Here’s the flaw in Sunak’s poisonous strategy

Owen Jones

You can’t separate Britain’s parlous state and Rishi Sunak’s latest bungled attempt to escalate the “stop the boats” campaign. No British government in democratic history has presided over such an acute period of national decline. The average Briton is set to be no better off in 2026 than they were in 2008, and the poorest fifth are more than 20% poorer than their French and German counterparts.
Economic growth has been weak, and there has been an unprecedented slowdown in the nation’s productivity levels. Hospital waiting lists are at record highs, multiple housing crises chew at our living standards and security, and privatised infrastructure – from our creaking trains to our leaking water pipes – offers a service you’d expect from a much poorer country, all at rip-off prices.
The social hubs that rescue us from isolation are being wiped off the map, from libraries – nearly 800 closed in the 2010s – to nightclubs – a third have vanished in the past three years alone. Our town centres are becoming deserts of shuttered windows, pound shops and US candy stores. In these circumstances, it is perhaps understandable that a Conservative prime minister will desperately reach for a big red button labelled “immigration”.
Having manufactured the phenomenon of refugees arriving in small boats by closing down safe and legal routes, the Tories believe the sight of desperate, dishevelled foreigners clambering on to British shores will deflect public anger away from the country’s multiplying crises. And that, in large part, is why we’re in such a grave mess in the first place.
Throughout their ruinous turn in power, the Tories have sought to blame migrants for problems directly caused by government policy. When David Cameron was prime minister, he endorsed the claim that immigration was a “constant drain” on public services. His home secretary, Theresa May, moulded her political career around scapegoating migrants, falsely claiming she couldn’t deport one “illegal migrant” because he owned a cat, and arguing that new arrivals had “put pressure on public services, like schools, stretched our infrastructure, especially housing”.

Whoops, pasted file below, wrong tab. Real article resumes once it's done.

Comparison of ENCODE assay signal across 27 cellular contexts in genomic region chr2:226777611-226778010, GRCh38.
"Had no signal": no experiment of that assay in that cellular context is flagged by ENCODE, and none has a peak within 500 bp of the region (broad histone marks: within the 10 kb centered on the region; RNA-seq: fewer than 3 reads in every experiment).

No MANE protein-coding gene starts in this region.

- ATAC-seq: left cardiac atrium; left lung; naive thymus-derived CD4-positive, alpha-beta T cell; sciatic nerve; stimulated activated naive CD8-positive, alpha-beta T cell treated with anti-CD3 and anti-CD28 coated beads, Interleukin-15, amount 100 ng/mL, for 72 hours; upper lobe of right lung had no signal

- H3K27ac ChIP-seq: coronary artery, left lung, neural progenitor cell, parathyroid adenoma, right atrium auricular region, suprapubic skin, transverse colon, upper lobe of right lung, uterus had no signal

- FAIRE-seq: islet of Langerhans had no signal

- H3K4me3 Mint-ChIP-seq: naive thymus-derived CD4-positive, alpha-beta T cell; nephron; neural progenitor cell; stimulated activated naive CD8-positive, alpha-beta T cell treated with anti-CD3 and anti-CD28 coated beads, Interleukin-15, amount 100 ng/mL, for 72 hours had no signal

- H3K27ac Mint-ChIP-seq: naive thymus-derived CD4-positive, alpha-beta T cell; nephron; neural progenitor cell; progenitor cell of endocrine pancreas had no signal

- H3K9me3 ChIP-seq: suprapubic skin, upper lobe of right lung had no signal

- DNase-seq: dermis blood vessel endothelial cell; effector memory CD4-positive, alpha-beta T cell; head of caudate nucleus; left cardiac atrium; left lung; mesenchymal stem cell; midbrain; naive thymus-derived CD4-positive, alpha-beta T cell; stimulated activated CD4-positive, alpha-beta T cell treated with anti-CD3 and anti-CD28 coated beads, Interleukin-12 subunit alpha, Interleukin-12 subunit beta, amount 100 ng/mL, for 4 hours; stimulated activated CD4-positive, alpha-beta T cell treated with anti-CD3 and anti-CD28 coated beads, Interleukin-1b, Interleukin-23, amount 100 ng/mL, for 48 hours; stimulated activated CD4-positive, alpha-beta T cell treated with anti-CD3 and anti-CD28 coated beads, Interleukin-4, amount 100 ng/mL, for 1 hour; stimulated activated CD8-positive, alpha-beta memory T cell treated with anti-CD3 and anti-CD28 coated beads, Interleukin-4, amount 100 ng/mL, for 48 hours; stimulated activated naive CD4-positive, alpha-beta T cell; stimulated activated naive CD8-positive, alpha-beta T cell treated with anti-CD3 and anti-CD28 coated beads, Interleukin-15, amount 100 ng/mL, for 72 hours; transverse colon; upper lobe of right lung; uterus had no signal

Given her government’s slashing of public services – including per pupil funding in schools – and failure to build housing, this conveniently turned migrants into the Tories’ human shields. But the Conservatives did succeed in inflaming popular passions against a demonised foreigner blamed for sapping public services, making immigration a top priority for 44% of voters by 2015. By doing so, they ensured a victory for leave in the referendum of 2016, paving the way for a Brexit that has achieved nothing other than further reducing growth and living standards, leaving 63% of Britons to conclude Brexit was more of a failure than a success, with just 12% suggesting the opposite. The historical moment underlines a political truism: it is politicians seeking to blame foreigners and minorities for society’s ills who pose the greatest danger to a nation.
This tragic historical fact was most devastatingly illustrated in 1930s Germany, culminating as it did in genocide, but it doesn’t need to be taken to such an extreme conclusion to inflict harm. Donald Trump rose to power, in part, by demonising Muslims, but no minority in the US represents any sort of threat to a now embattled democracy, unlike the far-right movement he stirred up. Witness the decline of Hungary and Poland into autocracy, pioneered by political parties that built popular support, in significant part, by demonising migrants. Rational, factually grounded fears shouldn’t be directed at migrants and minorities, but at politicians who seek to gain power by blaming them for the ills and injustices they caused.
There are reasons to doubt that Sunak’s morally debased campaign will succeed: attitudes towards immigration have improved, with only 9% of voters regarding reducing it as a top priority, and the country’s crises are too calamitous to shift the blame from the ruling party. But as we witness Britain’s decline to the status of a poor country with a few rich people in it, we must surely conclude that the Tory scapegoating of migrants played a pivotal role in our nation’s social and economic descent.
For many years, a significant chunk of the electorate were convinced by claims that migrants really were responsible for soaring NHS waiting lists, strained local schools, the absence of affordable housing, and all manner of other social disorders. That deflected scrutiny away from the real causes, leaving the sickness untreated. Will we finally learn, I wonder, that it’s those who demonise fellow humans from foreign lands who pose the greatest danger, not those who flock to our shores and enrich our communities, culture and lives.
The Guardian